Save with SPP can add a couple more.  First, if you get a cash gift card – say it’s issued as a rebate on a purchase of tires, or contact lenses, or whatever – did you know that you can use that gift card to make contributions to your Saskatchewan Pension Plan account? SPP allows you to make credit card contributions, and we have used gift cards quite a few times over the years. Here’s the page where credit card contributions can be made.

And, if you have a cashback card, what better place for the cash than your retirement savings plan – just set up SPP as a bill payment on your bank website or app, and when the cash is deposited, contribute it.

Whatever way you can wring a few extra bucks out of your living costs will work, and your future self will greatly enjoy the work your current self has put in!

Join the Wealthcare Revolution – follow SPP on Facebook!

Written by Martin Biefer

Martin Biefer is Senior Pension Writer at Avery & Kerr Communications in Nepean, Ontario. A veteran reporter, editor and pension communicator, he’s now a freelancer. Interests include golf, line dancing and classic rock, and playing guitar. Got a story idea? Let Martin know via LinkedIn.

Jun 4: Best from the blogosphere

June 4, 2018

Whether you’re just starting out on your own, building your nest and populating it, or gearing down for the golden years, there’s one constant you can rely on. There’s always room for more money.

So how to save? The lady of this house has developed what she calls her Rules of Acquisition, which she thinks of before buying anything. Before paying full retail price, she asks – “can I get it on sale?” Better, she wonders, “can I get it used?” And finally, “can I get it free?” There’s no shame and much to be saved by checking out yard sales and thrift shops, she advises.

Here are some more suggestions from a quick search of the Internet:

The U.K. based Mumsnet site had a great discussion on the topic. The three most common ideas were shopping for sale items, reviewing insurance (home and auto) and looking for cheaper options, and avoiding restaurant meals – “packed lunches every day,” one poster advises. You can see the full website here.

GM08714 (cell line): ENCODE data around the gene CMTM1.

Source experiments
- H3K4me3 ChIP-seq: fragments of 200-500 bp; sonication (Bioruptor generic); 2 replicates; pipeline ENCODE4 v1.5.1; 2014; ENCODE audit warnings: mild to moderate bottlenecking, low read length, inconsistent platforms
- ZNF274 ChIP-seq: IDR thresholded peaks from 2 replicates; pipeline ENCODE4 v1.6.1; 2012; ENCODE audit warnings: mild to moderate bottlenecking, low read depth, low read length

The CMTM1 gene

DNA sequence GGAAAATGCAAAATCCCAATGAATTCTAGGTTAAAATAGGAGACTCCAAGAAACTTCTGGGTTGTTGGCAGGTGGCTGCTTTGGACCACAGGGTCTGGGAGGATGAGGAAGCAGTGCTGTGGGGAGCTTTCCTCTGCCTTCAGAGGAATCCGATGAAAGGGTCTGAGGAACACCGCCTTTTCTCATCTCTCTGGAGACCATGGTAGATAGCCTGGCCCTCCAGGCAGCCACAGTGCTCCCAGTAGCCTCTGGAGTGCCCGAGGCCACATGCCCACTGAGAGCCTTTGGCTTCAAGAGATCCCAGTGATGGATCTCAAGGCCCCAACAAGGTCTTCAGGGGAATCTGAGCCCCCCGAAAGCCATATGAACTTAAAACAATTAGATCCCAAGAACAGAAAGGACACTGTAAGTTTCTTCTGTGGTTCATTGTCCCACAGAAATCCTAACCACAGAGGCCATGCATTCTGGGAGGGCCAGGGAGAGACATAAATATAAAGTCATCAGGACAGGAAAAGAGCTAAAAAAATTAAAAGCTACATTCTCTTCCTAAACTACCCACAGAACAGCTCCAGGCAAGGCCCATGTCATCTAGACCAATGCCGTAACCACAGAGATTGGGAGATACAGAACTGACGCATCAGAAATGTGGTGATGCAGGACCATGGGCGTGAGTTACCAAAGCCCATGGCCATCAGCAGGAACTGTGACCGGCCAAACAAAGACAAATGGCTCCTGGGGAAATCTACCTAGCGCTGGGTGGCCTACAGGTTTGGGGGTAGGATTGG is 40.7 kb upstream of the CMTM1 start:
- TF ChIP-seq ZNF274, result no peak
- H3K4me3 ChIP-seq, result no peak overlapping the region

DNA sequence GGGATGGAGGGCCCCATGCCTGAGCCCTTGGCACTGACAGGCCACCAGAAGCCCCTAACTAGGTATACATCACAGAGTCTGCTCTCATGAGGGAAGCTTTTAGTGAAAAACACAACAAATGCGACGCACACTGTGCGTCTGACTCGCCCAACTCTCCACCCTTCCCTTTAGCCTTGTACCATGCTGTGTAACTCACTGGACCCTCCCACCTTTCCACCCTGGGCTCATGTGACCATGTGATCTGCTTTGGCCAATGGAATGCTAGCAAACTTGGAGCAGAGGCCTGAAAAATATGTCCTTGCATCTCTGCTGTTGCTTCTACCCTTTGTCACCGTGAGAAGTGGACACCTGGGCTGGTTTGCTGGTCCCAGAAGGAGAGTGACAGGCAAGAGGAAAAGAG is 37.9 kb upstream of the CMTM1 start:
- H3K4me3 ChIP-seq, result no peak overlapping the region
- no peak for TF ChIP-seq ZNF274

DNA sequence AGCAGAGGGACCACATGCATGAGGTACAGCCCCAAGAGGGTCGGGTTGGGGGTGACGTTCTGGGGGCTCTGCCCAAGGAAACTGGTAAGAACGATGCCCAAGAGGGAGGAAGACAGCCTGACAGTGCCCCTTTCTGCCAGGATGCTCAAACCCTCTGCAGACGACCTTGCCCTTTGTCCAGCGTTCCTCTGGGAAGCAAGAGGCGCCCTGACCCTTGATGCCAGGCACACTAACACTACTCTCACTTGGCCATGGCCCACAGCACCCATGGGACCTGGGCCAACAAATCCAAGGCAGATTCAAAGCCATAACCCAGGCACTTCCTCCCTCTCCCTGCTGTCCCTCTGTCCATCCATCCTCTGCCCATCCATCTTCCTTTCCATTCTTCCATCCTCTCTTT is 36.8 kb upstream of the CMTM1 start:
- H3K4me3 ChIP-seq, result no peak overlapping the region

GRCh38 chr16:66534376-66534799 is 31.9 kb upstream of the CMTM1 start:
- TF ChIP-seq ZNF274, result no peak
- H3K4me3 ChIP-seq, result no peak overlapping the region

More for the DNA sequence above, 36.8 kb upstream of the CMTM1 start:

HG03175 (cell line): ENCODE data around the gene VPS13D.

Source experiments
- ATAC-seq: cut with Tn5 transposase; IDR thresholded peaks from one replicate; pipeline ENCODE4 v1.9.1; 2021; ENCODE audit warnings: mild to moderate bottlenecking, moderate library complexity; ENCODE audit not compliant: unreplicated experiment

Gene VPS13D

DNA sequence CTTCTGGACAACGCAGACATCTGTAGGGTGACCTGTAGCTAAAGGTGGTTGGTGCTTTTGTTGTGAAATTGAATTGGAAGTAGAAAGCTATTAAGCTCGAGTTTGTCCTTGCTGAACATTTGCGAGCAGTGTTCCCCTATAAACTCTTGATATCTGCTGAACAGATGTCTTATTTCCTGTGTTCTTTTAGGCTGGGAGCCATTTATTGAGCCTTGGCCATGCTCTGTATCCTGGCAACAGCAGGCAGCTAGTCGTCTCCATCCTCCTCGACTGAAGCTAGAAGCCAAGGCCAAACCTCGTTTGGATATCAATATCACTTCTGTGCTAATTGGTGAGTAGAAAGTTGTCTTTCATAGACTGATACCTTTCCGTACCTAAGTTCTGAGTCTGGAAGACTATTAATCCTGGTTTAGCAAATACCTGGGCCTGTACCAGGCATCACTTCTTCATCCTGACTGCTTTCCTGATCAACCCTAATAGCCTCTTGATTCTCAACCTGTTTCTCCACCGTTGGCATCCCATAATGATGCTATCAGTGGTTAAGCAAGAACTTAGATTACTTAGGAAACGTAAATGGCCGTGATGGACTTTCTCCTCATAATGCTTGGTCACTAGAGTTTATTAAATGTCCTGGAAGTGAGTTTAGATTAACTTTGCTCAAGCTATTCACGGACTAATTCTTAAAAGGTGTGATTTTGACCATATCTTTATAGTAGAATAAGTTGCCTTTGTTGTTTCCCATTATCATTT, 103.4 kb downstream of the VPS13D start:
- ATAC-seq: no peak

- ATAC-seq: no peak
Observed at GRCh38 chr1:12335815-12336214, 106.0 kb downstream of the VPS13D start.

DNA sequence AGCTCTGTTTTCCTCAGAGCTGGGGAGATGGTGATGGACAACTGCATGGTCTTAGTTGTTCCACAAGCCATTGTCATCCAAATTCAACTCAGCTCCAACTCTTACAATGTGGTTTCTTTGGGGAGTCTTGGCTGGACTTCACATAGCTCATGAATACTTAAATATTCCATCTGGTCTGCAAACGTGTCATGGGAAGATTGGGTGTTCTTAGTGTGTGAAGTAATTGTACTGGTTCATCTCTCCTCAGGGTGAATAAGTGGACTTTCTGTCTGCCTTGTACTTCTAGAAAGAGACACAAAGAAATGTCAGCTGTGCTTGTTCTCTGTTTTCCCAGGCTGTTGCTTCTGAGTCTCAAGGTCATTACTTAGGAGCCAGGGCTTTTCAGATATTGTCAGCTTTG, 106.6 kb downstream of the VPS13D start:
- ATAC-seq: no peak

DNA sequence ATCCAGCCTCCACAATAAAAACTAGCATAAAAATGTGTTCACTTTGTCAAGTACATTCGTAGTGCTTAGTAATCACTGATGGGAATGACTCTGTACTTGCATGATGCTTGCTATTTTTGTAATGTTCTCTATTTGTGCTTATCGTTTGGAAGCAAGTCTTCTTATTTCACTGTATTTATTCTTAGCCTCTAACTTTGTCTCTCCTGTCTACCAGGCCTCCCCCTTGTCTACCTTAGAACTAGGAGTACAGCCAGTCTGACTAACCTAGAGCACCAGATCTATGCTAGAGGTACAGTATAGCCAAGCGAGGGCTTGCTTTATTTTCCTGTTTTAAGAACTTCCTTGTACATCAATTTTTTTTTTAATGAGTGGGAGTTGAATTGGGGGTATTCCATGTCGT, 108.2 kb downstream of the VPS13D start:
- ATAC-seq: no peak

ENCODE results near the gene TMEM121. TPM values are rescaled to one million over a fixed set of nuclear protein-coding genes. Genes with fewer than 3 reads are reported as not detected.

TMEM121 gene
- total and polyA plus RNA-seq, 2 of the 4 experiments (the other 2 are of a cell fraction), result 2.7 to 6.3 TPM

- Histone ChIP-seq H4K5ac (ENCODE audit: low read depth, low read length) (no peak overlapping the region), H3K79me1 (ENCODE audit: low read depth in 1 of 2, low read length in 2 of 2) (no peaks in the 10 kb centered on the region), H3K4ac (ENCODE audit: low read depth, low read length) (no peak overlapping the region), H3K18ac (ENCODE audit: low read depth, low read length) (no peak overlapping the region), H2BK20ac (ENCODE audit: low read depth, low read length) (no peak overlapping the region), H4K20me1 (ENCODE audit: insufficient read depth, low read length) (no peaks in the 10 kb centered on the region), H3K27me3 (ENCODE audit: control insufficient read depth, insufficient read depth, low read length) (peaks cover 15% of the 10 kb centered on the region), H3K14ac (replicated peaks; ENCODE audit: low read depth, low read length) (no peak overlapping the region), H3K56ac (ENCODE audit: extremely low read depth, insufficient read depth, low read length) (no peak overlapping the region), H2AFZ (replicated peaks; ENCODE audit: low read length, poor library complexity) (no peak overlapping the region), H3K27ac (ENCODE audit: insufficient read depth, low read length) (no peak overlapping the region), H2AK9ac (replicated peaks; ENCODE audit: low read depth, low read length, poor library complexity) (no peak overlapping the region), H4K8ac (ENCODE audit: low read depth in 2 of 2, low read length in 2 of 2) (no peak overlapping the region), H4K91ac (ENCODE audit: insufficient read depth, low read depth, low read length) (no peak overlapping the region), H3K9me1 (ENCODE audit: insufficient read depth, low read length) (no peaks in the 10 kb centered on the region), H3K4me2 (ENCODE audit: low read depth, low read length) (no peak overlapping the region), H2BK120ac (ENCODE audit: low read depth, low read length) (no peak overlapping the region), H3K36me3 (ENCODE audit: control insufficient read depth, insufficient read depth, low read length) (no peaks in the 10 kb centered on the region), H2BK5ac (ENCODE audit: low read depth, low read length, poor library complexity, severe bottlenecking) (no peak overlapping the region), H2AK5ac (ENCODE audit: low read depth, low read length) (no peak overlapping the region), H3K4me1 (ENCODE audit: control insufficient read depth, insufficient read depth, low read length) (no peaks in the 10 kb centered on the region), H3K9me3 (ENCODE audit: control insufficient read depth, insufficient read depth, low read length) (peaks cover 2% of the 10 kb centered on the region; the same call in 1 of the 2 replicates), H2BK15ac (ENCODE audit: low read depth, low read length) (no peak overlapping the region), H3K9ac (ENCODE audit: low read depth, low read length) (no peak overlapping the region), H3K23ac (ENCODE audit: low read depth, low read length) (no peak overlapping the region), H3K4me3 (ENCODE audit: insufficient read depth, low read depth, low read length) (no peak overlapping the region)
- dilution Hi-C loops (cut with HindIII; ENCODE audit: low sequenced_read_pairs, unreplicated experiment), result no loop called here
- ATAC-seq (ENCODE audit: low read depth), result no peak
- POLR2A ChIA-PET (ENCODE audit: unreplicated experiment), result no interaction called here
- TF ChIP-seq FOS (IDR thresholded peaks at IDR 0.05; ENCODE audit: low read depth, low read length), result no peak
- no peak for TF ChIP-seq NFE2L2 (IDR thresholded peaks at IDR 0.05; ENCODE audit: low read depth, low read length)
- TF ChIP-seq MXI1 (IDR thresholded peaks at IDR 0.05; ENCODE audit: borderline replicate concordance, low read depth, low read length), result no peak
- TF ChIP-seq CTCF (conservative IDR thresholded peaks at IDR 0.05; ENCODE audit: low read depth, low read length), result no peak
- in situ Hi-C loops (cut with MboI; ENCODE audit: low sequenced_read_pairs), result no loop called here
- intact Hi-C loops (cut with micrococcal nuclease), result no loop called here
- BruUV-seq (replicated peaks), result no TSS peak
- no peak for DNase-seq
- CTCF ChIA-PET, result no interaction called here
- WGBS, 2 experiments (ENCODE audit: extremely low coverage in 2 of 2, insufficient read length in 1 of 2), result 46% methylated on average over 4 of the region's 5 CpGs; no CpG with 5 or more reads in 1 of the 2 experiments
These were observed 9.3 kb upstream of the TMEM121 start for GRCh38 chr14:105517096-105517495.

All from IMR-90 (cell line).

Closer to home, the My Money Coach blog suggests collecting your change and depositing it in savings account, and thinking of savings more like we think of bills – putting a set amount aside each month. The blog offers helpful steps on this second point, the “pay yourself first” approach that can be automated, and concludes with discussion of the importance of a written spending plan. Here’s where you can have a look at the rest of the blog.

The Huffington Post agrees on the idea of less restaurant eating, and adds putting a nix on daily coffee shop indulgences and online shopping. Their post is here.

Our good friend Steve Martyn’s one-page financial plan focused on knowing how much you are making, and how much is going out. If you spend less than you make, you are winning the battle. Steve also advises paying very close attention to hidden fees.

Our late Uncle Joe advised us all to live on 90 per cent of earnings. “You will never have any problems in life if you do that,” he said.

Sifting through all this advice, three themes emerge:

  • You need to be aware of how much you are spending, versus how much you make – a plan
  • There’s usually a way to get things you want for less than full retail price – be a patient shopper
  • Just as you plan your spending, plan to save; pay yourself first

You can make good use of the savings. A great destination for retirement savings is the Saskatchewan Pension Plan. If you’re a member, direct some of your savings there – and if you want to sign up, visit their site today.

Written by Martin Biefer
Martin Biefer is Senior Pension Writer at Avery & Kerr Communications in Nepean, Ontario. After a 35-year career as a reporter, editor and pension communicator, Martin is enjoying life as a freelance writer. He’s a mediocre golfer, hopeful darts player and beginner line dancer who enjoys classic rock and sports, especially football. He and his wife Laura live with their Sheltie, Duncan, and their cat, Toobins. You can follow him on Twitter – his handle is @AveryKerr22